Once upon a time, the state shared the public square with the church. The central location of the church building in every European town is mute testimony to this state of affairs. But those days are long gone. Nowadays there is an implicit or explicit consensus regarding the proper place of the church: out of sight and out of mind.
How has this sea change come about? Has it simply been a passage from primitivism to sophistication, from “Dark Ages” to “Enlightenment,” as so many would have us believe? In any case, it is visible first and foremost in the public square, where there has been a complete metanoia (“change of mind”). Church and state used to be in agreement about ultimate reality. But then came the wars of religion and the desire for a neutral state. This gave us the agnostic state, incapable of making any judgement regarding truth or falsehood regarding religion. “Freedom of religion” has been the result.
Abraham Kuyper, the entrepreneur par excellence of politics both ecclesiastical and civil, discerned this reality as no other and hitched his, and Calvinism’s, wagon to it. Essentially, Kuyper established two positions within the modern landscape. Firstly, the agnosticism of the modern state. Whether or not the state ought to judge in matters of religion is not the important thing, for the fact of the matter is, the state is incapable of judging in such matters. As such, it cannot establish any relation with any church. This latter is exacerbated by the second position Kuyper established: ever since the Reformation and the breakup of the unified church, there have been a plethora of churches; and the state, blind as it is to spiritual things, is unable to choose between them, and recognize in one of them the true church.
The story goes that this has provided the churches and all other faith communities with freedom, realizing the goal of “a free church in a free state.” After all, if the state can no longer make pronouncements in matters of faith, then it can no longer persecute people for their beliefs. Did not the church, once upon a time, burn people at the stake for heresy? And did not Calvin, and the Reformed church fathers after him, argue precisely for the continuation of this state of affairs?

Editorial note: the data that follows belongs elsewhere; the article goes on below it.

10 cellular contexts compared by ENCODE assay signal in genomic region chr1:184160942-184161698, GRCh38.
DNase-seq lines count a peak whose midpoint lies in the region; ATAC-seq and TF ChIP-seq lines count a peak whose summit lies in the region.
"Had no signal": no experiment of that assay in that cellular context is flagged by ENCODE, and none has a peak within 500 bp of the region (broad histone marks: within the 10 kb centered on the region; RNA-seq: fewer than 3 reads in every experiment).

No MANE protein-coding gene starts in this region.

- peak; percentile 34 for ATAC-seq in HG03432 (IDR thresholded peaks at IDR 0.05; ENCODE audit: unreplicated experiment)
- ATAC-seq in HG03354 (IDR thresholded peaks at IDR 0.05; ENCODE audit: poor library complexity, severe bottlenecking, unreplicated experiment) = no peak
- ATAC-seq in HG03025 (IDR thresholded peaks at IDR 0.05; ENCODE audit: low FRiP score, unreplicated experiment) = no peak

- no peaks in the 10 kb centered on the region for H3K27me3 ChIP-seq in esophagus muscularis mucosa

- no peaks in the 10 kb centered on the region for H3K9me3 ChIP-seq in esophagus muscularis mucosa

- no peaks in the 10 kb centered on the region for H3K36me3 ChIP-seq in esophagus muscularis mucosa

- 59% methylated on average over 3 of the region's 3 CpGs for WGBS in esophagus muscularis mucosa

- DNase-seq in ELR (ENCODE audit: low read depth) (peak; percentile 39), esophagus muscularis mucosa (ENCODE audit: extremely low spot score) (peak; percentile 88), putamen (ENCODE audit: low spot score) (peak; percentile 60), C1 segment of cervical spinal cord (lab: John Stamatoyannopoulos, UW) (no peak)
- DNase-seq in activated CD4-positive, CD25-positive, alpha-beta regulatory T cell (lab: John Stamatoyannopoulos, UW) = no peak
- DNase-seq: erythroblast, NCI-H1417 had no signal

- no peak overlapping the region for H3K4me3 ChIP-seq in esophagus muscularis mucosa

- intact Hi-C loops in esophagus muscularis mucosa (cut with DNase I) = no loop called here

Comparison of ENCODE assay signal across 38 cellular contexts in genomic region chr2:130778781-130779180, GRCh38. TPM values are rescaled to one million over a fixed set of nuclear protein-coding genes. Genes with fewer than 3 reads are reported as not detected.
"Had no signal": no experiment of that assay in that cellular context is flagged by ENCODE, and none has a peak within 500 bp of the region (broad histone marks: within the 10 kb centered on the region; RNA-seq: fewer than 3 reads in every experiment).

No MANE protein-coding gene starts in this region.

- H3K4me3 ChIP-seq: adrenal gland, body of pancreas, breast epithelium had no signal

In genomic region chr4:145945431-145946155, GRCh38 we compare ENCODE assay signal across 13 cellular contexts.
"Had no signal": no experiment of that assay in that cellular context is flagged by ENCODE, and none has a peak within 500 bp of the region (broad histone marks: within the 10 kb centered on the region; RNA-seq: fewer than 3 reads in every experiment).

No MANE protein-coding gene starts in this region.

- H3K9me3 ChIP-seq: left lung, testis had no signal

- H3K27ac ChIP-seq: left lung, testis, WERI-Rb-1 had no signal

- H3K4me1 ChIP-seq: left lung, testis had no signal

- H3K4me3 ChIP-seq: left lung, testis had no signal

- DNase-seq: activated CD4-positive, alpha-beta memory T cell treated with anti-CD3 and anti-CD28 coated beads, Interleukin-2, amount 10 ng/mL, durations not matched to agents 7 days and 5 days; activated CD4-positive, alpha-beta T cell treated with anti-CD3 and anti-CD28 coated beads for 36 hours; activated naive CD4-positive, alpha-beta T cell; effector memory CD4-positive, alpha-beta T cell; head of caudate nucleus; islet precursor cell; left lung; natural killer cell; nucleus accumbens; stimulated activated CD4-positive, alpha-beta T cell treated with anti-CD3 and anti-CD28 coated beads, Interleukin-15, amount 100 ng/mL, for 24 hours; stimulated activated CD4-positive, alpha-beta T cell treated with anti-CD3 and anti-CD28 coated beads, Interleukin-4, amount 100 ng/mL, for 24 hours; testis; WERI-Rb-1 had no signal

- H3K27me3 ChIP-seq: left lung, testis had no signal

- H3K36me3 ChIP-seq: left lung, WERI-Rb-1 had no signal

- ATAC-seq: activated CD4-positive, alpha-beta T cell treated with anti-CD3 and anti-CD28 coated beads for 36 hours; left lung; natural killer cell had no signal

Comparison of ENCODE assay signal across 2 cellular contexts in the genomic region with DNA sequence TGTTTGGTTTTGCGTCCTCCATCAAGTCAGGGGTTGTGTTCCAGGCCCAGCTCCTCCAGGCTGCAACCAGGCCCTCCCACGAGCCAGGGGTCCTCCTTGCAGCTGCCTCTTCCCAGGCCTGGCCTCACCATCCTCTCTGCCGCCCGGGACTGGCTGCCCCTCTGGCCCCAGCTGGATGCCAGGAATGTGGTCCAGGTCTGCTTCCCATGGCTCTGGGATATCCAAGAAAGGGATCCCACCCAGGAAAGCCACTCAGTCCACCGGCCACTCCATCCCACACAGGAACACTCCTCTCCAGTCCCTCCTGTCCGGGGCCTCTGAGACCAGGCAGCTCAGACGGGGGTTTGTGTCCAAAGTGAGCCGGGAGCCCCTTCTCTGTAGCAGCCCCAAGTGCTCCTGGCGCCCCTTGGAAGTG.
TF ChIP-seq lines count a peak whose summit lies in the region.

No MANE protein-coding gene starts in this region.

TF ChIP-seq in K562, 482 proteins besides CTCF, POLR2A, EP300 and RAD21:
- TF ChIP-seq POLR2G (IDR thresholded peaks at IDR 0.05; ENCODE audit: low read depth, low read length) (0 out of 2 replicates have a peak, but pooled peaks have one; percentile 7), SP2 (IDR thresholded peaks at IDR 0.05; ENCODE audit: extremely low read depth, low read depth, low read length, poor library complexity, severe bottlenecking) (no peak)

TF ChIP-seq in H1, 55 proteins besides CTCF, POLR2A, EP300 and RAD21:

P. J. Hoedemaker, a contemporary rival of Kuyper’s, begged to differ. In his comprehensive refutation of Kuyper’s claims, he showed that it was blasphemy, not heresy, for which the Reformed fathers argued civil penalties – a policy with which even Kuyper agreed. Furthermore, they always defended freedom of conscience, something which Article 36 guarantees.
The point was not individual heresies here and there, but the simple matter that this manner of framing church/state relations loosed the sheet anchor of truth. Hoedemaker saw that the flip side of this “free church in a free state” was the loss of contact with ultimate reality, with transcendent standards and values. When no standard of value is established – and for Hoedemaker, this was provided first and foremost by Holy Scripture – it is every person for him- or herself, the triumph of congeries of opinion over truth.
In that case, the church no longer speaks prophetically to the public condition. It is reduced to an individualistic cacophony, fragmented into myriad disjointed churches, none of which may claim ultimacy, all of which claim to proclaim the truth. As such, we no longer have the body of Christ visibly expressed; instead we have denominations, private-legal constructs expressive of various consumer-oriented flavors of faith orientation.
Denominations are entities evacuated of all content relevant to broader society. For what is a denomination? A creature of a nominalistic orientation, indicative of nothing except “we leave the content of this grouping to be self-determined, and we take no regard of it outside the grouping.” Just like currency, denominations give us nothing more to go by than a number. “Faith community” denominations tell us of nothing more than the existence of “spirituality,” which of course has nothing to do with “secular” life and institutions. In Hoedemaker’s terms, it expresses the negation.